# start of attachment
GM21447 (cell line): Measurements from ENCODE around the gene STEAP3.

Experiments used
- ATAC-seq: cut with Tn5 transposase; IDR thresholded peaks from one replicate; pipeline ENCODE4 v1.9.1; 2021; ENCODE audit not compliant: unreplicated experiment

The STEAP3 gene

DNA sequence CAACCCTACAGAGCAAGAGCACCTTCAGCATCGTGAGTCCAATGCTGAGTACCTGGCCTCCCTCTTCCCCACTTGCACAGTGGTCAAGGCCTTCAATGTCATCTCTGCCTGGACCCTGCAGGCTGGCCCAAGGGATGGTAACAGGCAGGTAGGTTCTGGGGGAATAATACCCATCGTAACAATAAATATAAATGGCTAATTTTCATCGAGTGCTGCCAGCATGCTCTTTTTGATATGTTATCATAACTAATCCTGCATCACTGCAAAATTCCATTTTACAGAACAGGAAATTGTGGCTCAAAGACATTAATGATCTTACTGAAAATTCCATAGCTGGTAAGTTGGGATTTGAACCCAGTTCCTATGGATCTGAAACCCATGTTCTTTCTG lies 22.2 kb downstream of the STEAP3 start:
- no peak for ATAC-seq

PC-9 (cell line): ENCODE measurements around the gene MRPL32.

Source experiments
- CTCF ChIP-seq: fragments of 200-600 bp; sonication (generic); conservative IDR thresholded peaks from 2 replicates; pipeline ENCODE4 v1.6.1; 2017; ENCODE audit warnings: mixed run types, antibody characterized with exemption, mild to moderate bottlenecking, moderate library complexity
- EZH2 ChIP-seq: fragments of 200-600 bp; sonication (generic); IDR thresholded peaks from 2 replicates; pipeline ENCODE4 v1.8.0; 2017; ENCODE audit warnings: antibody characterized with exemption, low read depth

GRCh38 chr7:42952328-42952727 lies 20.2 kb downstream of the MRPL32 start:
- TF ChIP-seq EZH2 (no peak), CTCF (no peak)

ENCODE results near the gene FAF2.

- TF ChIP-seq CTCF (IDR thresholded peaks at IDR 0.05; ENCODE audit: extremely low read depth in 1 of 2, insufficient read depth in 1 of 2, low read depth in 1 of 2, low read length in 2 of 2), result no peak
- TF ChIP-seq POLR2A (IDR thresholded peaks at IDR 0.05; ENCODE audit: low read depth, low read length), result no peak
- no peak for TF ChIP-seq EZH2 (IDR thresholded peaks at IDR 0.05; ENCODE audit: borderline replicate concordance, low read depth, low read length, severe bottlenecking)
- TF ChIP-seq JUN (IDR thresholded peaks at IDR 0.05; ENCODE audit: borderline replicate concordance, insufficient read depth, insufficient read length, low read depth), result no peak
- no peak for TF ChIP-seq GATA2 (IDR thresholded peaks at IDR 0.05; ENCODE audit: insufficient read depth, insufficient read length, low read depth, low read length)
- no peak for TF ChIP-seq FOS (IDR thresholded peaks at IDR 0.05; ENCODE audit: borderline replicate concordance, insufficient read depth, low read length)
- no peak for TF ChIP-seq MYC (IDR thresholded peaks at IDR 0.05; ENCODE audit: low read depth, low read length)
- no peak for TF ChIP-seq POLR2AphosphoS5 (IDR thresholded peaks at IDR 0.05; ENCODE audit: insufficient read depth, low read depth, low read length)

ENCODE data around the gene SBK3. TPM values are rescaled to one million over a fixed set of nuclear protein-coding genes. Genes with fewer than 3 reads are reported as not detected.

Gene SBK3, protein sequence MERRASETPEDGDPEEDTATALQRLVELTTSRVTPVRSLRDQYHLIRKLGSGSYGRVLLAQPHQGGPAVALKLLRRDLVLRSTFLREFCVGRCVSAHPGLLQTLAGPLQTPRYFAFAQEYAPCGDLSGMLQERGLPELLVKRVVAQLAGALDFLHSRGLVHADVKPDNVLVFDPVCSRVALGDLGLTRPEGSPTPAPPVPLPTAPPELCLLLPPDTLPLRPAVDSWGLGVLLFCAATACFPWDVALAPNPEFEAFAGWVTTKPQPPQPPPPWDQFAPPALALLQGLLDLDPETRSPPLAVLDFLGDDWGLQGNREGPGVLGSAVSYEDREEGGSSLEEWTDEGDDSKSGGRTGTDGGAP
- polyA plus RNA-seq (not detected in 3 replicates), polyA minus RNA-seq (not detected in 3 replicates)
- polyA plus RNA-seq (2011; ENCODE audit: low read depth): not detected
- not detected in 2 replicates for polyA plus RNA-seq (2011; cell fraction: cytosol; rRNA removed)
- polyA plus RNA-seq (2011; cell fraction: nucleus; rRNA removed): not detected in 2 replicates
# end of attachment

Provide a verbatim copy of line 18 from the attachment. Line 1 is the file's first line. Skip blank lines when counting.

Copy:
- no peak for TF ChIP-seq GATA2 (IDR thresholded peaks at IDR 0.05; ENCODE audit: insufficient read depth, insufficient read length, low read depth, low read length)